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The Reddit Information Cascade: is a site where people submit content on the internet so that users can vote and comment on them. It has a “Top” page that displays the content with the most votes of a certain time period (positive votes minus negative votes), and comments can also be voted on. Also, it has a “new” page on which newly submitted content is organized and people can vote on these as well.

Because of this public display of the number of votes a piece of content has, people are influenced by positive (or negative) numbers. On the ‘new’ page, content must collect positive votes very quickly or else it will fall off the “new page” and it won’t be seen by any more people. This site is a perfect example of information cascade. Relating to class, we can apply this site to the red-blue ball example. In class, the bin had a majority of blue balls. In my example, I assume that a certain piece of content is not a quality piece of content and therefore should be voted negatively. In class, the first two people picked red balls (even though there was a blue majority) and they voted that there was a red majority. On Reddit, this compares to the first two people voting (positively) for this (mediocre) piece of content. After the first two people act in the same way, the information cascade starts regardless of what ball the third person picked. On Reddit, even if the third person to come across that content on the new page thinks that it is mediocre, they will vote positively because they can see that so far, two other people saw it and voted positively. This trend continues and this is how sometimes content that is mediocre ends up on the top page with a lot of votes.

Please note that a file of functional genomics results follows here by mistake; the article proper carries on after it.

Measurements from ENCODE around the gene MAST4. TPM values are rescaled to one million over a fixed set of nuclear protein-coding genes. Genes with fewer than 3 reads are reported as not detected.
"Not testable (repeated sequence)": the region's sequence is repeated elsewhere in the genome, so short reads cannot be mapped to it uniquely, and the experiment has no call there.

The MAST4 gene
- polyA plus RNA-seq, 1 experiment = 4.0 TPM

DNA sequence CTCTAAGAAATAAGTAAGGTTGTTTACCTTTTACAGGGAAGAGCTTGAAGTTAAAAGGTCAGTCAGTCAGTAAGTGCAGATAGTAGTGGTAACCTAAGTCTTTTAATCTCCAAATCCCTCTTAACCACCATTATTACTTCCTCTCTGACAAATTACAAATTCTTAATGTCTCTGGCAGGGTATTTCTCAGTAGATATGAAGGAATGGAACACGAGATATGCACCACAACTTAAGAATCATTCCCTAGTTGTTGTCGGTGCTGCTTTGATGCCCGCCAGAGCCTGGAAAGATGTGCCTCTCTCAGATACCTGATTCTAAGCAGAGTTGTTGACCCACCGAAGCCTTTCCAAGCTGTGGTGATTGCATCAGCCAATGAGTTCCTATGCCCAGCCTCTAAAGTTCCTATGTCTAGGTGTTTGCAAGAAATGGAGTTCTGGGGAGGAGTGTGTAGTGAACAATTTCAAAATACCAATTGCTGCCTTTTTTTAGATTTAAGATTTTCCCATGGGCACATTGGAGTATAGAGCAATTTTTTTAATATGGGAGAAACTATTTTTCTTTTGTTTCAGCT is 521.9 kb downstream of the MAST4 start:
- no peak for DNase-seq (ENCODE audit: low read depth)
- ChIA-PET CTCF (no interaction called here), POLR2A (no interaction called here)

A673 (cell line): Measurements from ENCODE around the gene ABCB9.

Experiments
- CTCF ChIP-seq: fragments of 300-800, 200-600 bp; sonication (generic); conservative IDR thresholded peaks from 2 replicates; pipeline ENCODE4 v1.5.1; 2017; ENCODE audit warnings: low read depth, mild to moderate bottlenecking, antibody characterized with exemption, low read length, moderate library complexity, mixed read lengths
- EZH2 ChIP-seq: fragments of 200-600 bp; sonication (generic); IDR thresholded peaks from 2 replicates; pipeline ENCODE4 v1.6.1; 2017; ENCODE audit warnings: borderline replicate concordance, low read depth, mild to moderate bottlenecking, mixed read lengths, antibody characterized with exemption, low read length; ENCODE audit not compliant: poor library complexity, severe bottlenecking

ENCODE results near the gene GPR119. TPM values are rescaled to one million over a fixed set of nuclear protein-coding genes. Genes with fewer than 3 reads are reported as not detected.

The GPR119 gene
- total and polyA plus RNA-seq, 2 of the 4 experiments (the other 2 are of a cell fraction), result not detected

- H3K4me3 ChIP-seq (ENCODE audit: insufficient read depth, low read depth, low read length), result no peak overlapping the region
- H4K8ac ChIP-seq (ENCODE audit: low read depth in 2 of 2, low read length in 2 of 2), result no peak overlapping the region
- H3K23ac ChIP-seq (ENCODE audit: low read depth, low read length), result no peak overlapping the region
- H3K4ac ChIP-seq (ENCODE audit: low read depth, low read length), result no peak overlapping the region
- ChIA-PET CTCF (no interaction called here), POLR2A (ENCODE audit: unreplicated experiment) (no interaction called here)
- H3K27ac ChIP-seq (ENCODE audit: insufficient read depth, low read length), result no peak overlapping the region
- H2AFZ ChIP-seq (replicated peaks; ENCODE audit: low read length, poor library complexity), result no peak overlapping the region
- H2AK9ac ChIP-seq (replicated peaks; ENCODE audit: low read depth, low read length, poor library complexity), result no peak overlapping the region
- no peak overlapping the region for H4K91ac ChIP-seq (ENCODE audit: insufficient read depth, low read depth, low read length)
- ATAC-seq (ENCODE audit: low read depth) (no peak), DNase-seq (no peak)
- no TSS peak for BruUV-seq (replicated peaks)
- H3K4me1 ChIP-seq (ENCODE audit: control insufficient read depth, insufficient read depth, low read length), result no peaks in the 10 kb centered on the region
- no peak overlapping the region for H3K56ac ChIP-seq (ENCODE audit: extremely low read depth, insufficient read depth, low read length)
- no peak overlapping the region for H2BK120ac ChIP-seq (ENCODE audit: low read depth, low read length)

This picture shows an excerpt from the front page and the public vote numbers next to each piece of content.

In addition, the same phenomenon occurs in the comments. Users can see how many votes a comment has. Because of this public information, comments with negative votes are more likely to be voted down and comments that are extremely popular are more likely to be voted up. Because of the information cascade, people do not judge comments objectively. Users  of Reddit know that it is crucial that a comment is voted positively by the first few people who decide to vote or it will not create the desired positive information cascade. In these ways, the public nature of the site greatly relates to the concepts of information cascade discussed in class.


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November 2011